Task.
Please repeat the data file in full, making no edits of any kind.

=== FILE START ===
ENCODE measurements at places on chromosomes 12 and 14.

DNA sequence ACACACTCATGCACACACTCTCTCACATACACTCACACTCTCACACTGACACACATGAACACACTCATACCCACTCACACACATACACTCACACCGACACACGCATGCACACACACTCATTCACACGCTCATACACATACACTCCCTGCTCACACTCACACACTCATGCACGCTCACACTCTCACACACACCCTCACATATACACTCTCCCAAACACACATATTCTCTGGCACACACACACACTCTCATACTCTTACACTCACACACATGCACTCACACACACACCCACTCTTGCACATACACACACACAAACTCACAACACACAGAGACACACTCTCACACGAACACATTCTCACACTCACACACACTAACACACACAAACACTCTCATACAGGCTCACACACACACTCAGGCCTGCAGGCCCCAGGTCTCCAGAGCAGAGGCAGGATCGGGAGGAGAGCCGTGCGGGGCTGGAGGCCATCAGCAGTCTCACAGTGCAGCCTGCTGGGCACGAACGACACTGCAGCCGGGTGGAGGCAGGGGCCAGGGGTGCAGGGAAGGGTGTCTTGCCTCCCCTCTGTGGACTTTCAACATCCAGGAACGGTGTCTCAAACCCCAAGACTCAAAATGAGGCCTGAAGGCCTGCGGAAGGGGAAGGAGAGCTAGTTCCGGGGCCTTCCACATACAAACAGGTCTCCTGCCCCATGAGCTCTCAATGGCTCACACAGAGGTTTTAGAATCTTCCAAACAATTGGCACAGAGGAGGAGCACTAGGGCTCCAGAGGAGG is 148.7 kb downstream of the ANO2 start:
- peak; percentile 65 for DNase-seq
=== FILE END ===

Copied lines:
ENCODE measurements at places on chromosomes 12 and 14.

DNA sequence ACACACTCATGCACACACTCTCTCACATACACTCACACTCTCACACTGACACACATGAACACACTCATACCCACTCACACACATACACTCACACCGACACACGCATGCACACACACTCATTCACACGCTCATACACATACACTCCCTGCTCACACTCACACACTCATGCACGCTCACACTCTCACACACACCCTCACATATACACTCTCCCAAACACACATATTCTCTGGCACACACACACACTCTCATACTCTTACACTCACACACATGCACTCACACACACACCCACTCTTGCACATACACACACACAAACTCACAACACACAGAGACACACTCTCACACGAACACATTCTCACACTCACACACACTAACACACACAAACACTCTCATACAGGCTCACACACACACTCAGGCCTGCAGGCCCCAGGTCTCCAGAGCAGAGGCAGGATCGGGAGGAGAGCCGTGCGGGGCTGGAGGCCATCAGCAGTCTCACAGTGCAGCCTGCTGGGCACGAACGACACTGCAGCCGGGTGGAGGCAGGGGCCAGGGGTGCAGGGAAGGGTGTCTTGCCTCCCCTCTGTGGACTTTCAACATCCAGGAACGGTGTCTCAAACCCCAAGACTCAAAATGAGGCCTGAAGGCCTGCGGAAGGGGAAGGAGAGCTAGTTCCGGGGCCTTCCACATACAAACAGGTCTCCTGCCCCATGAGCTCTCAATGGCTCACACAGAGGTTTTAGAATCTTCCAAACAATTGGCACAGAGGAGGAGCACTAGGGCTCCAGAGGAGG is 148.7 kb downstream of the ANO2 start:
- peak; percentile 65 for DNase-seq